Before the pandemic, when we started working on Shiku, we were thinking abstractly about the freedom that comes with being 100% owners of your own business. We have our own eclectic approach to running a restaurant, and while we don’t want to lose money and we need to pay our bills and debt, we have to align our business with our principles. With the pandemic, we became more and more concerned about the inequities in our society. Shiku means family, community, the people you break bread with, the people you take care of.
Over the months of the pandemic, we felt more and more strongly that Shiku had to live up to its name. We need to take care of our team and we need to take care of our community. Since opening, we have made several donations to nonprofits making a tangible difference in people’s lives, like the NAACP Legal Defense Fund and No Us Without You, who is providing food and baby supplies to undocumented restaurant workers who have lost their jobs and don’t qualify for most government aid.
We were having leadership meetings three times a week for the first few months, just trying to make sure we were doing the right things and taking care of each other. The most striking, particular hurdle we’ve faced at G&B is trying to find a way to sustain some of the magic of this coffee shop. We’re traditionally a packed bar, with people shoulder to shoulder, where orders are taken nestled up to the counter. We’ve had to drastically change our approach to serving huge groups of customers all at once, while retaining the energy of an active service style. We still get to take two or three orders at a time, and surprise people with how quickly our small team can push out amazing product, but it’s taken a lot of time and adaptability to make that a reality.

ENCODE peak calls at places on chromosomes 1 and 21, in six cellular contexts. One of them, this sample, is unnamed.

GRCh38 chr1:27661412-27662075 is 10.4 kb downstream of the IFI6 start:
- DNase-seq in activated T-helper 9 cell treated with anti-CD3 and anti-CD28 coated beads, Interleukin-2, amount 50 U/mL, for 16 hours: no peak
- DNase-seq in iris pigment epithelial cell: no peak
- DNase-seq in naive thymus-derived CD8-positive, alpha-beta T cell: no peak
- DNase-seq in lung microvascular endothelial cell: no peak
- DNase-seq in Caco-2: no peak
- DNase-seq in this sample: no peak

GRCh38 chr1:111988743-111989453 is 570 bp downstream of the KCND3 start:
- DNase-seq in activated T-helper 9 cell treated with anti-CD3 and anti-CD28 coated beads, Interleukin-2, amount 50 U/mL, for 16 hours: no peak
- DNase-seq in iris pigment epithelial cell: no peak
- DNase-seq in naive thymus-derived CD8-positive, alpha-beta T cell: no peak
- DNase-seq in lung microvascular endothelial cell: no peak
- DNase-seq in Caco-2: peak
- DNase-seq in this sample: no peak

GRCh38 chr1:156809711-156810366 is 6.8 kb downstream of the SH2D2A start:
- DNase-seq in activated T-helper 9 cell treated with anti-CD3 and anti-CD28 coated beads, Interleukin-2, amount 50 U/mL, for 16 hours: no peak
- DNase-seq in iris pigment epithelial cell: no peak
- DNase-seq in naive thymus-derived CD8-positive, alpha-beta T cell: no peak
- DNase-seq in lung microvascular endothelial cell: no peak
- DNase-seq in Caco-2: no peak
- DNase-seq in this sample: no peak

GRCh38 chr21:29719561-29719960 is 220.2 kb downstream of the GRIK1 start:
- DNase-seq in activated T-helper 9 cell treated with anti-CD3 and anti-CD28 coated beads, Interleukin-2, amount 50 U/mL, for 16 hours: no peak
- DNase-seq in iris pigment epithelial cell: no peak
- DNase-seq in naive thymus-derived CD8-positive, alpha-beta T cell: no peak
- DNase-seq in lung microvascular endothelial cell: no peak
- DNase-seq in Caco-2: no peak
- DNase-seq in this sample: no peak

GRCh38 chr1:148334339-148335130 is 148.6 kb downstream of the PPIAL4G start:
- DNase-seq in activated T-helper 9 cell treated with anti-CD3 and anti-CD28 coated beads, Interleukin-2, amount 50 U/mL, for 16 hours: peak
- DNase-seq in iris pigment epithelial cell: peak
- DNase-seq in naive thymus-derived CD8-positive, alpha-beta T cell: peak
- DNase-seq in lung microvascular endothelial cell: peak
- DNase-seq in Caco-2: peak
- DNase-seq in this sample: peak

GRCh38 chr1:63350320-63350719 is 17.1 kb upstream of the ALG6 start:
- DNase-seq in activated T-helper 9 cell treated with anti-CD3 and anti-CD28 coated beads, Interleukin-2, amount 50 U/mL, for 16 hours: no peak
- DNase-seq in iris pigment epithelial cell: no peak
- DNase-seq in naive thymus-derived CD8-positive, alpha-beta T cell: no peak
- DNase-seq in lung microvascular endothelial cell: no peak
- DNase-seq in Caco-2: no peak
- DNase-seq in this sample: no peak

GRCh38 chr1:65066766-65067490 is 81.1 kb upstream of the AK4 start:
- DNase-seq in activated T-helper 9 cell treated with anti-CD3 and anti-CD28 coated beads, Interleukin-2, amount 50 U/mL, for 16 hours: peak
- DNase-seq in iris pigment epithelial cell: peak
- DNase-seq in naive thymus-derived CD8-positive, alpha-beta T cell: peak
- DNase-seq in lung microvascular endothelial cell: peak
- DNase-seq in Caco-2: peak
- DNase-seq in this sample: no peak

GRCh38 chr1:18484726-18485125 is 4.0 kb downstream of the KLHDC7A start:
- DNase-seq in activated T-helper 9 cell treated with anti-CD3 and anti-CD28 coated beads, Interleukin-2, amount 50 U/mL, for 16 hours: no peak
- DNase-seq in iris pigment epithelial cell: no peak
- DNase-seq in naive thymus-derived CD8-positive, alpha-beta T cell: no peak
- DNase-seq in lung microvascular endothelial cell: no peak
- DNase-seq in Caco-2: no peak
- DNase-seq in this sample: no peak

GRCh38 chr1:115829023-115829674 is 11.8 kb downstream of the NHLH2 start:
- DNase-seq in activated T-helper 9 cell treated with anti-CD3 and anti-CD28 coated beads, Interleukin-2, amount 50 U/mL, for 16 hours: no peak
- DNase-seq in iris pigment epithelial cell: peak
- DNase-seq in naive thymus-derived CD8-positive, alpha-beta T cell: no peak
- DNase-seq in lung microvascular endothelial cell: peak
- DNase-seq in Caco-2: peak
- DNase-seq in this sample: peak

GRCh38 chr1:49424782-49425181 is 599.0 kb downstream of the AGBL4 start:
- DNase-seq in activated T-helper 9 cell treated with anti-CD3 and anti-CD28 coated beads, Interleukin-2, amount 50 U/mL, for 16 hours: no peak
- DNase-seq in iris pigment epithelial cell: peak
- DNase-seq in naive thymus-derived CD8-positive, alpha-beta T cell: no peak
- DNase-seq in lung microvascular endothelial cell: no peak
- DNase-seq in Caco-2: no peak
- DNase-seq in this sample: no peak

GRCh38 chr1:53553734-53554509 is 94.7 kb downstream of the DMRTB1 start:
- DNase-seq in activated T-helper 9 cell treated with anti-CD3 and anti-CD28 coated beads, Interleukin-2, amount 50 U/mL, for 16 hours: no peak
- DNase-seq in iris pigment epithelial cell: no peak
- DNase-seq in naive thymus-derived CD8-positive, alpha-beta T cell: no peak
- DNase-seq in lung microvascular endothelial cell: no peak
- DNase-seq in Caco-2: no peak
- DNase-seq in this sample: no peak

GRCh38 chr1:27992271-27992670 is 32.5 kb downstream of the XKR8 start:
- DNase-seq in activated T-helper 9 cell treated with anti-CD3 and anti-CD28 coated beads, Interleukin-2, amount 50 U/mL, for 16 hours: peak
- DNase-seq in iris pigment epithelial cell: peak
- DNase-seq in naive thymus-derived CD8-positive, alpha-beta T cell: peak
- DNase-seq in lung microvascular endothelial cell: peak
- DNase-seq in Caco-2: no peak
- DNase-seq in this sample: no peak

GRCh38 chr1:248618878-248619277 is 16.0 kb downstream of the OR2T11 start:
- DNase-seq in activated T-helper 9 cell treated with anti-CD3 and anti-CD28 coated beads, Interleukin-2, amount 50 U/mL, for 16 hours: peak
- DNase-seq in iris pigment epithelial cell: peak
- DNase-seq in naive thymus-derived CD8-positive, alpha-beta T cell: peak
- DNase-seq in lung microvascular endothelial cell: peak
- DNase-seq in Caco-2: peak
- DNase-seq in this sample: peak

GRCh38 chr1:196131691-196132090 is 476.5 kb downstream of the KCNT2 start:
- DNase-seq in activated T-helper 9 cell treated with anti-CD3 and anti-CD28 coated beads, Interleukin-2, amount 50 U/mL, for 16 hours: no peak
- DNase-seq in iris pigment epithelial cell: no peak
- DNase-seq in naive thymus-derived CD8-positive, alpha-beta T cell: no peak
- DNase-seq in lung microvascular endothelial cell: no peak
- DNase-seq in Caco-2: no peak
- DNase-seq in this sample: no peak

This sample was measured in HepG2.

Our biggest accomplishments have been being able to retain basically all of our staff, giving folx a safe space to come to work, and giving them access to resources and information that have been able to help them feel a little safer and a little more sane during this wild time.
We’ve had our fair share of failures. We had to permanently close our Arts District shop, and have temporarily shut down two others, but ultimately we’ve been able to stay focused on what we can be doing right.
Horse Thief BBQ
The market has been incredibly supportive throughout the whole pandemic. From day one, they’ve ensured that those vendors that stayed open were able to do so. They’ve also invested an incredible amount in PPE for their staff and market guests, as well as training to ensure all the latest health protocols are being met.
A lot of businesses at this point are in survival mode, and if they are going to make it illegal for people to run their businesses, then they need immediate aid and assistance. [The local government] needs a better plan in place and more communication.
Fat + Flour